Daylight is a precious commodity in Canada at this time of the year. Short days and long nights can leave many of us feeling sun-starved. So here's some good news: The earliest sunsets of the year are already behind us.
But, wait, isn't the winter solstice the shortest day of the year in the Northern Hemisphere?
Strange as it sounds, both facts are true.
Most of us know that winter solstice, which falls around December 21st each year, is the day with the shortest span of daylight. It marks the official start to winter (not to be confused with the beginning of meteorological winter) when the Northern Hemisphere receives the smallest amount of direct sunlight.
Earth's tilt means that it's not only the sunsets that have been getting earlier this fall, but the sunrises have also been getting later. Sunrises will keep creeping later until early January, even after the days start getting longer again. That's why the actual length of daylight we see each day will keep shrinking, even while sunsets get later.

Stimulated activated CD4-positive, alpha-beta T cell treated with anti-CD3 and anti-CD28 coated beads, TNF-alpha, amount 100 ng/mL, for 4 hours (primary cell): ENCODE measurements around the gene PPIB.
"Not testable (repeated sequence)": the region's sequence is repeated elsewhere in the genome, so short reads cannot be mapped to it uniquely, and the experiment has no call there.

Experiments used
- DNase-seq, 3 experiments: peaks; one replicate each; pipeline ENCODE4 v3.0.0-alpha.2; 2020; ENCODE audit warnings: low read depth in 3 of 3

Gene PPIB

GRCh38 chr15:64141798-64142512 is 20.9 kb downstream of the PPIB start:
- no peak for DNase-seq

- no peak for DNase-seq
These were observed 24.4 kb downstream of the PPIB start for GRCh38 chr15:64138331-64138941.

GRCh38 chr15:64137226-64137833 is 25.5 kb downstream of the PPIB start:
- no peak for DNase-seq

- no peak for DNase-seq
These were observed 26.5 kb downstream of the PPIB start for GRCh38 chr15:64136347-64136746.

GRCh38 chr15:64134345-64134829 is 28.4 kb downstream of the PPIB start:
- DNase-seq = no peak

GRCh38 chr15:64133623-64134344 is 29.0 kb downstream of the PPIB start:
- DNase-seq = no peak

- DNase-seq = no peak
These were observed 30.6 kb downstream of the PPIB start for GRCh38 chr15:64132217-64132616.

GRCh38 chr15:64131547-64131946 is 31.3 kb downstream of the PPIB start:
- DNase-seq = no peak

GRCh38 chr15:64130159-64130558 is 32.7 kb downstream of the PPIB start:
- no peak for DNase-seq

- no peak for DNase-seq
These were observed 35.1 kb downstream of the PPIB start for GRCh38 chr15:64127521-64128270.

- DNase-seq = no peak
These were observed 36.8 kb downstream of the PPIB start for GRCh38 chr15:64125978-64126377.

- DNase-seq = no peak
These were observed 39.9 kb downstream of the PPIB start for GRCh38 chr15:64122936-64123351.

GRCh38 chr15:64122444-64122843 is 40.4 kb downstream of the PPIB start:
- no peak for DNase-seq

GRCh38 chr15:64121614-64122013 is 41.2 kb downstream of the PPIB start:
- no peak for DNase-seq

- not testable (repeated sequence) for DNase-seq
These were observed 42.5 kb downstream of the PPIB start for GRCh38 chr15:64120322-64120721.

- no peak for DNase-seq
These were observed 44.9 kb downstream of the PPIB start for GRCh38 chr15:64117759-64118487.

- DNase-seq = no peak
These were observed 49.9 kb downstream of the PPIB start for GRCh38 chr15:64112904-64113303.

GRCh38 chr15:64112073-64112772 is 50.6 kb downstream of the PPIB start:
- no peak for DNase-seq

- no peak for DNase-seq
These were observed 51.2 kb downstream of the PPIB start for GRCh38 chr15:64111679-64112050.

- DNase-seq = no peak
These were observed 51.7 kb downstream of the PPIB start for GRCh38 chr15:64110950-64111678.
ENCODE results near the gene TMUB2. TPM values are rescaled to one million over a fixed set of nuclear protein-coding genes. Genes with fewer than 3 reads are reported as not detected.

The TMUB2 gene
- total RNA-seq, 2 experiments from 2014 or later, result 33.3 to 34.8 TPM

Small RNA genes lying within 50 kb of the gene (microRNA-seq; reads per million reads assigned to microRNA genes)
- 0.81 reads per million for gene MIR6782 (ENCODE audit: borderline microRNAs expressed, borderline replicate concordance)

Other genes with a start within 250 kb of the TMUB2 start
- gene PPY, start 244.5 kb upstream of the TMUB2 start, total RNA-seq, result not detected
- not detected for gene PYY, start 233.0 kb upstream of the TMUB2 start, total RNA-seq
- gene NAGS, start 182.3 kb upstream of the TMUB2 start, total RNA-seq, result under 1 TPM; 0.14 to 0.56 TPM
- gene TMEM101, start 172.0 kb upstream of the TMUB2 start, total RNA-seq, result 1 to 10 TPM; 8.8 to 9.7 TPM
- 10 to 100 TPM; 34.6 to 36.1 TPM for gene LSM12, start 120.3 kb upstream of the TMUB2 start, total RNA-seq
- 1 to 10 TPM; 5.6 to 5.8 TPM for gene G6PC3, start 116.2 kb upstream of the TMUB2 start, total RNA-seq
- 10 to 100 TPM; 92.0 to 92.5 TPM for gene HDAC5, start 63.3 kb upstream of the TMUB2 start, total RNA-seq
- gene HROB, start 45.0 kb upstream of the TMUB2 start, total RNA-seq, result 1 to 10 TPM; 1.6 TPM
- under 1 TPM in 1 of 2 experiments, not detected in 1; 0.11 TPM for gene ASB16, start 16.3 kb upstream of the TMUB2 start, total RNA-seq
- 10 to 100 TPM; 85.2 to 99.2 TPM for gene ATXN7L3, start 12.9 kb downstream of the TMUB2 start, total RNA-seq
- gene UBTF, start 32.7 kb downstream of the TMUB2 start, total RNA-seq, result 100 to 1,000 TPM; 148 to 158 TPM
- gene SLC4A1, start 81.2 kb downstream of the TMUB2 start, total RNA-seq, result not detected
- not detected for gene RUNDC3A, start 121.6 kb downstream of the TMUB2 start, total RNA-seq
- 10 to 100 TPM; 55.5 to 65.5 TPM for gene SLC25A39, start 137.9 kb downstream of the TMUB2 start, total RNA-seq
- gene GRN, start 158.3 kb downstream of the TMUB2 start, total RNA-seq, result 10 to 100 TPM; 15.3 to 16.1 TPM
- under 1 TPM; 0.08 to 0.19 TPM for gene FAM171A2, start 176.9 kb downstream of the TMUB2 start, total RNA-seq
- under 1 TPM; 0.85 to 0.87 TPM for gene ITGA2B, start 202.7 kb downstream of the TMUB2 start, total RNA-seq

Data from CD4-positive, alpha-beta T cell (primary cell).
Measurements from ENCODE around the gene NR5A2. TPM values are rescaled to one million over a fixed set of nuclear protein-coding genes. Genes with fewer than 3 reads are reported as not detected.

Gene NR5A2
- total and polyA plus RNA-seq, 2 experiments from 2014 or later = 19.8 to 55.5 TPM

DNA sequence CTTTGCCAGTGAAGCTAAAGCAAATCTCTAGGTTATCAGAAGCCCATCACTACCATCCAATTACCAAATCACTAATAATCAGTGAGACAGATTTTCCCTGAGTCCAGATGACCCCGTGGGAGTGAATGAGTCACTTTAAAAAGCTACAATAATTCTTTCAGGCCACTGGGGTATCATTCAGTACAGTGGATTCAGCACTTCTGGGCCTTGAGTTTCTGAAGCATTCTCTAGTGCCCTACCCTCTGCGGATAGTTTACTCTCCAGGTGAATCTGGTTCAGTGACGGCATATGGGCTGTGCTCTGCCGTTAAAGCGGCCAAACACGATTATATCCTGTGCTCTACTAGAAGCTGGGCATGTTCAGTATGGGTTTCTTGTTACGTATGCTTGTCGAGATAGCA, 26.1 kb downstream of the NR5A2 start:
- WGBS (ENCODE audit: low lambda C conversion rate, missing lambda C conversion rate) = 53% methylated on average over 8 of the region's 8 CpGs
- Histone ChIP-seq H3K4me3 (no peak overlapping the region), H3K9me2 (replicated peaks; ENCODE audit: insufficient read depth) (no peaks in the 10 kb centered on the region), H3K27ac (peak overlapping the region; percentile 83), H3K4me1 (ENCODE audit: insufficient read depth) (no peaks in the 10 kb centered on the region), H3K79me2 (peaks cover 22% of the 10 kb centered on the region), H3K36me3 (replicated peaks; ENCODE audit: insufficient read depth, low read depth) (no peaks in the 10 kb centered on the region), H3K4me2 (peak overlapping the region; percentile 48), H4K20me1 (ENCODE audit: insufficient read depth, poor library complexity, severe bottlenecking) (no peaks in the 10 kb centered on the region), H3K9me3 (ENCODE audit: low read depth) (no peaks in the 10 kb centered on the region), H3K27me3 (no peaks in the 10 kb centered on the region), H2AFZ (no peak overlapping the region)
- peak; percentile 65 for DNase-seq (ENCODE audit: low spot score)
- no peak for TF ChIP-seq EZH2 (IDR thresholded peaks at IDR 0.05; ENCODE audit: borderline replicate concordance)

So why don't the earliest sunsets coincide with the shortest day? It comes down to how we measure time.
MEAN SOLAR TIME VERSUS APPARENT SOLAR TIME
When we talk time, mean solar time is usually what we mean. It's the time we read on clocks, representing the average length of the one solar day -- 24 hours.
Apparent solar time measures the sun more directly, tracking the time it takes for the sun to return to the same point in the sky over a particular line of longitude. That's a more exact measurement, and it's one that varies slightly throughout the year, thanks to the shape of Earth's orbit and its tilt.
The slight difference between the two means that solar noon -- when the sun reaches its highest point in the sky each day -- doesn't always line up with 12:00 p.m. It shifts slightly earlier in the day leading up to the winter solstice. That means sunset, in turn, comes earlier in the day.
LONG NORTHERN NIGHTS
For areas north of the Arctic Circle, within 23.5 degrees of the North Pole, there are more than two months of the year when the sun NEVER rises above the horizon. Fairbanks, Alaska will still see a sunrise and sunset at this time of year, but a sunset as early as 2:39 p.m. AKST on the winter solstice leaves less than four hours of sunlight after a late sunrise at 10:58 a.m. AKST.
In 2019, many places across the north saw their last sunset of the decade in mid-November.
WATCH BELOW: WINTER HAS TWO STARTING DATES
With files from Weather Network meteorologist Kelly Sonnenburg.
Editor's note: This article was originally published in 2019.